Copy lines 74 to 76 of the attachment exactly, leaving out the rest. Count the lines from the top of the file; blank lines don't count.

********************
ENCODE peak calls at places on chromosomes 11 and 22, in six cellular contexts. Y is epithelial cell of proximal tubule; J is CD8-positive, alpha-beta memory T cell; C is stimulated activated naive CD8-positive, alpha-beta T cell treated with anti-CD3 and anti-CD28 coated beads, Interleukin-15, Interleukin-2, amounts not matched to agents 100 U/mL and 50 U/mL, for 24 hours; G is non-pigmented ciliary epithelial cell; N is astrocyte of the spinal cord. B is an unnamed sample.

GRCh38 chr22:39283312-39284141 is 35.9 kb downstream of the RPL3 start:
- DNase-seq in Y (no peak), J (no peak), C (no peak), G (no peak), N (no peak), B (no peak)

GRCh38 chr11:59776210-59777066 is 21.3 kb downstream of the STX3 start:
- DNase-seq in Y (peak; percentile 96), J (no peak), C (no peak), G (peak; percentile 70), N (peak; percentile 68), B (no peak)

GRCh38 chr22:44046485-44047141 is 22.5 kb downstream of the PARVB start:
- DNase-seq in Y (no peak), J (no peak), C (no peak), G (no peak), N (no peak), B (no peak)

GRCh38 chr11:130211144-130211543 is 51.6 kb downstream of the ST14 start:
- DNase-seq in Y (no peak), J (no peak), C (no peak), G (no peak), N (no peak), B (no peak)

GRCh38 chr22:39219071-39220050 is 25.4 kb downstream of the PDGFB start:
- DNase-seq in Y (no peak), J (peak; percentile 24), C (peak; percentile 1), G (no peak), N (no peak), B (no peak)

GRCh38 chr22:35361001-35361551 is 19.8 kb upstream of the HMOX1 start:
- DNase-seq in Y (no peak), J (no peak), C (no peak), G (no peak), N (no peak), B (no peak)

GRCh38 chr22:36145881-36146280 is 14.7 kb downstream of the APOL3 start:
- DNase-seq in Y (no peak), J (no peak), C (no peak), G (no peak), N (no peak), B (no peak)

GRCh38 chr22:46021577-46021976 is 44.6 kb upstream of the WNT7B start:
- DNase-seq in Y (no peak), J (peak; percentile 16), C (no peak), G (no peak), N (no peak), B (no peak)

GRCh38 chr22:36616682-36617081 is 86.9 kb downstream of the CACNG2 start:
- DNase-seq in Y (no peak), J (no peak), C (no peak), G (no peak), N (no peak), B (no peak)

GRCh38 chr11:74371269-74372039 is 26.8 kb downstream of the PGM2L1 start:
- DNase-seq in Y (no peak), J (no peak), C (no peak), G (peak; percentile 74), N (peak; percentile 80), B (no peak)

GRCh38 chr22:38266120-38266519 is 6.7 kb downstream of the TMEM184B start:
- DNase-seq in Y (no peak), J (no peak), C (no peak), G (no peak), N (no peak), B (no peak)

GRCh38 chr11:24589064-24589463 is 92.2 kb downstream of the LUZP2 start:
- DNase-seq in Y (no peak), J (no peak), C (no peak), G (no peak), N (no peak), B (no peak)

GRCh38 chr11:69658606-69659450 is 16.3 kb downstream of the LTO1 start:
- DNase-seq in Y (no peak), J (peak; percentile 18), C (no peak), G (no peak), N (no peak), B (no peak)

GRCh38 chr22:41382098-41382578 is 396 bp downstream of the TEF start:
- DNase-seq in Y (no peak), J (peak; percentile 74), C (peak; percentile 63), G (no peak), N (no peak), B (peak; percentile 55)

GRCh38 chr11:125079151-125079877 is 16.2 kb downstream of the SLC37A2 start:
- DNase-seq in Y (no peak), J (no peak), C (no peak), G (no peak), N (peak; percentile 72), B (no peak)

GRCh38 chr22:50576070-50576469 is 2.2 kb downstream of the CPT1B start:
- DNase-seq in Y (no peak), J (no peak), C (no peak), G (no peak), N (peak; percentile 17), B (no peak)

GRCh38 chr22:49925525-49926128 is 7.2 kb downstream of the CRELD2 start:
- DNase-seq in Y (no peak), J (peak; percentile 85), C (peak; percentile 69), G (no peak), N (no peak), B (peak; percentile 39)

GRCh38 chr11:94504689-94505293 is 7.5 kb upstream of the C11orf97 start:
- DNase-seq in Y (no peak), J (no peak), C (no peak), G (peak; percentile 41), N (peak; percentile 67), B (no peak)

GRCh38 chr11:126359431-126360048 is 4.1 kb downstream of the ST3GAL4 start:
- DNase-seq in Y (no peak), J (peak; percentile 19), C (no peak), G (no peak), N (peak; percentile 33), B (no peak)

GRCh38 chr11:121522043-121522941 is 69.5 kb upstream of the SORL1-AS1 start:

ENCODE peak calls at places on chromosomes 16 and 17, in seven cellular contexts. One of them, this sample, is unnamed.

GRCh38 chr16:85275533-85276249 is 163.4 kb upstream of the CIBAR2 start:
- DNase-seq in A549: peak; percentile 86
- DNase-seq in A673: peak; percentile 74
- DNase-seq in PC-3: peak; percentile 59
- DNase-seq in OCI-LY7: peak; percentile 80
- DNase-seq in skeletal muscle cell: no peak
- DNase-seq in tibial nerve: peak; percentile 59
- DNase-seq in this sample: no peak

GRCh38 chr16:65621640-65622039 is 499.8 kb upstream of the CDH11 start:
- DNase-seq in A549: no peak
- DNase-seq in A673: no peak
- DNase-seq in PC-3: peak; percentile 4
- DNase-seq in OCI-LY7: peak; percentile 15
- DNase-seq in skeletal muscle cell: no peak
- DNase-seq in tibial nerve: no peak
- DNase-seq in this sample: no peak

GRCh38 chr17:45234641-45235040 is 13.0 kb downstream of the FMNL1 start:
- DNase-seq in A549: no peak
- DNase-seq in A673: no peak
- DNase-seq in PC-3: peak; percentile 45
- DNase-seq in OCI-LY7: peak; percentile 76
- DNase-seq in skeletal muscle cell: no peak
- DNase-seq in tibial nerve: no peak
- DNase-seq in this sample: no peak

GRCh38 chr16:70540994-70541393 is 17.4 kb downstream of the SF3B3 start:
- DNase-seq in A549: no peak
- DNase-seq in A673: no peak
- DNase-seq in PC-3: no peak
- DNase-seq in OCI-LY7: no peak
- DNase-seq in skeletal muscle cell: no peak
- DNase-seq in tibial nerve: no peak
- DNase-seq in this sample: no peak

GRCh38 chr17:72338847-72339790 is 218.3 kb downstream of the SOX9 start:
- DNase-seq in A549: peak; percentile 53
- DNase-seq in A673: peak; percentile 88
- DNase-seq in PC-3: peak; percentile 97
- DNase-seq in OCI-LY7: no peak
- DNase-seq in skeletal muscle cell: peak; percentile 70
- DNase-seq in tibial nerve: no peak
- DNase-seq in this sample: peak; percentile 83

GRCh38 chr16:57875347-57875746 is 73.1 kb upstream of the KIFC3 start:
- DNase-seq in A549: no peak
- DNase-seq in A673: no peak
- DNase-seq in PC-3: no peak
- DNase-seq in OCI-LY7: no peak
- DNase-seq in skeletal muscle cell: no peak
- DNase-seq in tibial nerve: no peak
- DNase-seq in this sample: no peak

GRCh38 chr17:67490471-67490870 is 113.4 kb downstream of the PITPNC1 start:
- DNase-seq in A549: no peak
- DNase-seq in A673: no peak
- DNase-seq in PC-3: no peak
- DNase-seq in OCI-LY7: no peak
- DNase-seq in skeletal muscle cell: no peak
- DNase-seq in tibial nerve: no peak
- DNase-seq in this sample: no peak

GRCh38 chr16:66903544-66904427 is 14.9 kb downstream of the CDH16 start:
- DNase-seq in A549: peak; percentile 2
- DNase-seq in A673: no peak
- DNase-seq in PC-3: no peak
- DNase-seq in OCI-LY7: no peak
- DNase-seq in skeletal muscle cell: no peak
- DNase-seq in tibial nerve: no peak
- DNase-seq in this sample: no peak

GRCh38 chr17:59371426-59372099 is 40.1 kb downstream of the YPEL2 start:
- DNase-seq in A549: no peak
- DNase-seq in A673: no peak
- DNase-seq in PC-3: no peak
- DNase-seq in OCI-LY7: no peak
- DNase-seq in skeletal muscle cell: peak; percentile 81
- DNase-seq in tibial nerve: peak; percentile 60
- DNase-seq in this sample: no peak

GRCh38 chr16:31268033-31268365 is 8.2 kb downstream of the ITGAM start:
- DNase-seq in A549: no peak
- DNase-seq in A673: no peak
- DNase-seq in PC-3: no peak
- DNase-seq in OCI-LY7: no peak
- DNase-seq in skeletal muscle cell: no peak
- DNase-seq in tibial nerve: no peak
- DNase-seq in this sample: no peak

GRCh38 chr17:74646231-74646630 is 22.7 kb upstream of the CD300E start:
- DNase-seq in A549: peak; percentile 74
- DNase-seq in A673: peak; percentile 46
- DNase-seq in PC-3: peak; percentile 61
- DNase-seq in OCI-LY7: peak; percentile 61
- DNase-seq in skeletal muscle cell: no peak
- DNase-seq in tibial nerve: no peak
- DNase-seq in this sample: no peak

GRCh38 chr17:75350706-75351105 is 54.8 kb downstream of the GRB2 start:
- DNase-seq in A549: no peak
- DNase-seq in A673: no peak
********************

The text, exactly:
GRCh38 chr17:72338847-72339790 is 218.3 kb downstream of the SOX9 start:
- DNase-seq in A549: peak; percentile 53
- DNase-seq in A673: peak; percentile 88